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A Missouri patio paved in military headstones? Veterans mad, VA investigating

A Missouri patio paved in military headstones? Veterans mad, VA investigating


A patio and staircase apparently built out of military gravestones at a property in southern Missouri has sparked a firestorm of criticism on social media.

Navy veteran Ed Harkreader of Mountain Home, Ark., posted photographs of the arrangement on Facebook last week. The post triggered scores of outraged comments and was shared thousands of times.

“This isn’t the way you should use military headstones,” Harkreader told the Post-Dispatch in a telephone interview Monday. “This is disrespectful of military veterans.”

Harkreader, 55, said he served in the Navy for 22 years. He said he heard about the use of the stones from a friend and drove the short distance from his home in Arkansas to the property in Ozark County, Mo. The property is near Lake Norfork just north of the Missouri-Arkansas line.

Harkreader took pictures and tried without success to reach the property owner. His photographs show a patio and staircase fashioned from what appear to be military headstones, some with the names of veterans and spouses clearly visible. A check of Internet grave services indicates that some of the stones were for grave sites in California, Alabama and Texas.

Chris Erbe, a spokesman for the National Cemetery Administration in Washington, said officials heard about the matter from Harkreader’s Facebook posting. The inspector general’s office of the Department of Veterans Affairs is investigating the report, Erbe said.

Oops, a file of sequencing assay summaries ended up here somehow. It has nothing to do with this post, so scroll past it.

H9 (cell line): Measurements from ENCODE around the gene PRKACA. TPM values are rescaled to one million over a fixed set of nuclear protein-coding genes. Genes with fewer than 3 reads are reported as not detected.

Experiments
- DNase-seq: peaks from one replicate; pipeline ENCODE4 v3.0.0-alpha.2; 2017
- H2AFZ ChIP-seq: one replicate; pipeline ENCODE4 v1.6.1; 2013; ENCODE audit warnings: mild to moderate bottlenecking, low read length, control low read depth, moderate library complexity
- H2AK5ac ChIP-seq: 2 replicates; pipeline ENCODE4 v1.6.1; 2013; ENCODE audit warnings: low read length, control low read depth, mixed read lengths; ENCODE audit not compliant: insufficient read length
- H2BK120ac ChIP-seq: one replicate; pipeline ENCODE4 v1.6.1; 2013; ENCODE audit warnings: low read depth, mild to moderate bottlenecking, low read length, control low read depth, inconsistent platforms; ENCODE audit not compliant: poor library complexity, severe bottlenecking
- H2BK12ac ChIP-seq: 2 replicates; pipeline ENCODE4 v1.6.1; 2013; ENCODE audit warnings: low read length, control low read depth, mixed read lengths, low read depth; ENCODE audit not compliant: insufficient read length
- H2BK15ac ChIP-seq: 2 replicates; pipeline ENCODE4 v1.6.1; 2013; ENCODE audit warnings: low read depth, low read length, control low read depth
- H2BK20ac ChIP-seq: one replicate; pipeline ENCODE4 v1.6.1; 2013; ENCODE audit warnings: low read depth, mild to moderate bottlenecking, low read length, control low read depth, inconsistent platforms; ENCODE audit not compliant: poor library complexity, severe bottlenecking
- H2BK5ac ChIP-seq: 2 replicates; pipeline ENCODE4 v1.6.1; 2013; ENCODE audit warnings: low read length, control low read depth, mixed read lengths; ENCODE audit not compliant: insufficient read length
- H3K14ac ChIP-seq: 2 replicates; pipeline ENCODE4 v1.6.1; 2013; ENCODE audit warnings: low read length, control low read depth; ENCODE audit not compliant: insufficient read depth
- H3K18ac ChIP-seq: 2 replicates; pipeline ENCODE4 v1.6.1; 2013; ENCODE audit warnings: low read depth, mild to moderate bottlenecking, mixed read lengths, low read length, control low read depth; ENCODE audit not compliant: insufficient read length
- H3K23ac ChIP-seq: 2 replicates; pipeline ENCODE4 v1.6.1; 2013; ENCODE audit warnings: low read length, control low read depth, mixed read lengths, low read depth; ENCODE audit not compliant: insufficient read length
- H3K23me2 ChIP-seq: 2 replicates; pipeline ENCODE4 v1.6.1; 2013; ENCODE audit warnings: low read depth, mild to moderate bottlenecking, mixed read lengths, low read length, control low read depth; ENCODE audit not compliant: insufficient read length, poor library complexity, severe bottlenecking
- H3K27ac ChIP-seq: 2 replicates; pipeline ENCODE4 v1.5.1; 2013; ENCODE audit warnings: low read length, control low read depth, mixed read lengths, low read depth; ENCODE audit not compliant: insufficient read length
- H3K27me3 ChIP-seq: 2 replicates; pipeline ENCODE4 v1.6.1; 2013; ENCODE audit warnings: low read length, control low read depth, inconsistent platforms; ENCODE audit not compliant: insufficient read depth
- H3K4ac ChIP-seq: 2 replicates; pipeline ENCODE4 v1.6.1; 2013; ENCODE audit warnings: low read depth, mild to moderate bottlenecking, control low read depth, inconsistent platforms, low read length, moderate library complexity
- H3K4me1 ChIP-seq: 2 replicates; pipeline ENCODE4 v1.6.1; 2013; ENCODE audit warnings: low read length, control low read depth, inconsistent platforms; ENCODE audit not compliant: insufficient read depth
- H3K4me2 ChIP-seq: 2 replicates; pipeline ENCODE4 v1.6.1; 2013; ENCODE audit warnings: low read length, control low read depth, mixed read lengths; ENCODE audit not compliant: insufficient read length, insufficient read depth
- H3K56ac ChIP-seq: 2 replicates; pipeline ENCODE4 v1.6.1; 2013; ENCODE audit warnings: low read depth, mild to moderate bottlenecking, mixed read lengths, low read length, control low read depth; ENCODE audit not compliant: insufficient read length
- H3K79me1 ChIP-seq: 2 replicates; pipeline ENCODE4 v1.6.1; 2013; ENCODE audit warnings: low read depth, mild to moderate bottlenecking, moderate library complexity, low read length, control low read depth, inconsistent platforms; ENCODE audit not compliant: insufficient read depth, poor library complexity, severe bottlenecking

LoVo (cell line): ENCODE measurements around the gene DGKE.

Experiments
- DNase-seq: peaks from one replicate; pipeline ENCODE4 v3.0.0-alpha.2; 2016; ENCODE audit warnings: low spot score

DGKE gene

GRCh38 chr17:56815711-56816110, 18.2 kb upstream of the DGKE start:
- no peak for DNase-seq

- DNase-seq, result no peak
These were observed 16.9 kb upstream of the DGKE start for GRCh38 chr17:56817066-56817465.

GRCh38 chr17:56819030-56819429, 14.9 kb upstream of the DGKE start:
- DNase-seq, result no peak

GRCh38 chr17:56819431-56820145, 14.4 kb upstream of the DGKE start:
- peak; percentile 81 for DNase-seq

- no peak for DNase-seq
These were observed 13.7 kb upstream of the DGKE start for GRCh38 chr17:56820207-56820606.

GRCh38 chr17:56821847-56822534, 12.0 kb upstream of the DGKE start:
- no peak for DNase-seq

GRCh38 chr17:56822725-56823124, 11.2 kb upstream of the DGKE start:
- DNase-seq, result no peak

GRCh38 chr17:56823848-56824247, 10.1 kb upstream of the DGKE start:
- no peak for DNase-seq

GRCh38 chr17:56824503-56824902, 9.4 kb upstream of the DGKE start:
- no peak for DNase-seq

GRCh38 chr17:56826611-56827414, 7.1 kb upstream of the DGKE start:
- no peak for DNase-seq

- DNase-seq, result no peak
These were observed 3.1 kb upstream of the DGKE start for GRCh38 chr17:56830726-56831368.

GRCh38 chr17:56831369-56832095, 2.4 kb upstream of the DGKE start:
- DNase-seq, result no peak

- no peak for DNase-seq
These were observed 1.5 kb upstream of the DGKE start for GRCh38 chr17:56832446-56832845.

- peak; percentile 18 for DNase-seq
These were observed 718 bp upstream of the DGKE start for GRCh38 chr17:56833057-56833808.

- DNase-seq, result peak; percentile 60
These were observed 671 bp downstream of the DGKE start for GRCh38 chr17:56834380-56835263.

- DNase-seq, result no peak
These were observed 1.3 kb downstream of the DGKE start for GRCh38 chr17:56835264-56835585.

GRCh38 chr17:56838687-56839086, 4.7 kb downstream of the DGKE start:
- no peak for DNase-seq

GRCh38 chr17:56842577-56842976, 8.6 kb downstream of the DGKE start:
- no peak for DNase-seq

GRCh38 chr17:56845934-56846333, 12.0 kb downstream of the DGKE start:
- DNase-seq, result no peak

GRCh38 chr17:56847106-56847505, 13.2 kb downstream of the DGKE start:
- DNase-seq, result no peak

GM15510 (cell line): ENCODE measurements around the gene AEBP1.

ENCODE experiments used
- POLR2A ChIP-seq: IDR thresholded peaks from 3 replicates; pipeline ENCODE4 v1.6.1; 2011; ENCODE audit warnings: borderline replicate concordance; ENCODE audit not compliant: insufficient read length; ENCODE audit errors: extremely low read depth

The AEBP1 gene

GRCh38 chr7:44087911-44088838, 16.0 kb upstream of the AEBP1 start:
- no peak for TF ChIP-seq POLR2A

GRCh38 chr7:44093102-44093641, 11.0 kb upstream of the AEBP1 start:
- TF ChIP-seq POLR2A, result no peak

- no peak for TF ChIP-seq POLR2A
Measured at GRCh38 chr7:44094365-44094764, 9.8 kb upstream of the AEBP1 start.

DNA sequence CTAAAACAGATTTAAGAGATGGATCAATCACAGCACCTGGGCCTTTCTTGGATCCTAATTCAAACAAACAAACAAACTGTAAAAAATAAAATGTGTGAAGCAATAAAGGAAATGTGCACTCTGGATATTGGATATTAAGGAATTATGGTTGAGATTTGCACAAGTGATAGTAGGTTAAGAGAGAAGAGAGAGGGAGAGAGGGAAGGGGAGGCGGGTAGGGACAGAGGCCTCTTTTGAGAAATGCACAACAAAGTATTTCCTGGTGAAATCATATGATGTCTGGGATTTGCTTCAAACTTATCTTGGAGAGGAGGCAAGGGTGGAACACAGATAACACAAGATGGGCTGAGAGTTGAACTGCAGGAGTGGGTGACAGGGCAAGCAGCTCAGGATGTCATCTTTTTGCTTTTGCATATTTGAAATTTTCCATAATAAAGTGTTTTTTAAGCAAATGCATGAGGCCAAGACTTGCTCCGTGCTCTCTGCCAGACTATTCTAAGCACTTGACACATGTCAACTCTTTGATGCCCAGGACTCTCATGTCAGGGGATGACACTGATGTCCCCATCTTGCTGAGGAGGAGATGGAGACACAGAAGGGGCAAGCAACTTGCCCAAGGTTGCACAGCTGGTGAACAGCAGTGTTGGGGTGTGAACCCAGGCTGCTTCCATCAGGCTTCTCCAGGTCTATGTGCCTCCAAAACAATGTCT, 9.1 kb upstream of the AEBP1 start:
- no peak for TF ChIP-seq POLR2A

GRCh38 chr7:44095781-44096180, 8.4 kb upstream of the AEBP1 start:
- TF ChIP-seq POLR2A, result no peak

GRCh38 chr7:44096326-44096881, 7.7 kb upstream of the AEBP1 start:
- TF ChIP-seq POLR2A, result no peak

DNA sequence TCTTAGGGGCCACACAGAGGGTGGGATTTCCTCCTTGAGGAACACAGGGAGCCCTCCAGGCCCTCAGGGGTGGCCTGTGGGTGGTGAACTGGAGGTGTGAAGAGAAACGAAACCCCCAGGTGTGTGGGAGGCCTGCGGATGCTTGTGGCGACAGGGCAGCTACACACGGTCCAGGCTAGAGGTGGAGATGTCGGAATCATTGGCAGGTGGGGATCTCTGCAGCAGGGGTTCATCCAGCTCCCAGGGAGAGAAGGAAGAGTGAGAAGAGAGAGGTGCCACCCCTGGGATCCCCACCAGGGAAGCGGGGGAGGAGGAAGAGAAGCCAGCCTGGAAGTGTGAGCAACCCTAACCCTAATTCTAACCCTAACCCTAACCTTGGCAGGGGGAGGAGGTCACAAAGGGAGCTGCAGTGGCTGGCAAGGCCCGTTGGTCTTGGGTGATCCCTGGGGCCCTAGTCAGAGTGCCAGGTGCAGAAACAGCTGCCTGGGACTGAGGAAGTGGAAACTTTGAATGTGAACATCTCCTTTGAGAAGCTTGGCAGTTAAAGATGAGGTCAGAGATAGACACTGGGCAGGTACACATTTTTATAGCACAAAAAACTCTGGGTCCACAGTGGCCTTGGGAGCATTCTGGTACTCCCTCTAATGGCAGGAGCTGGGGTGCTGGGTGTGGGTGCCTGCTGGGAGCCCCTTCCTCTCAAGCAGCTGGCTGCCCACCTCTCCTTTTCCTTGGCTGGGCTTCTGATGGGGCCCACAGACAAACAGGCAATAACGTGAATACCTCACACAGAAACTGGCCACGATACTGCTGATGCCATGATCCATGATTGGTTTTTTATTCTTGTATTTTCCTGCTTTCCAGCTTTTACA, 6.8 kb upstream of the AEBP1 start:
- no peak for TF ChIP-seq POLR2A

It’s not clear where the stones came from. Markers are sometimes inscribed with errors or typos and are supposed to be destroyed. Often stones are replaced rather than re-inscribed when spouses die and are buried at the same location. Older military headstones sometimes are replaced, Erbe said, but the old stones are supposed to be destroyed.

“They are not to be used for any kind of home improvement project,” he said.

The markers in Harkreader’s photos appear to be relatively new, with several showing death dates in the 2000s.

Harkreader’s posting drew numerous angry replies, some of which suggested solving the matter violently. Harkreader said he was distressed by those comments but wanted the stones removed and properly disposed of.

Grave markers have shown up where they don’t belong before. Last month a former employee of the Rhode Island Veterans Memorial Cemetery was arraigned in federal court, accused of theft of government property for taking discarded grave stones and using them to pave his carport, according to media reports. Authorities suspected he had been taking them home a few stones at a time over several years.

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Tim O'Neil is a reporter for the St. Louis Post-Dispatch

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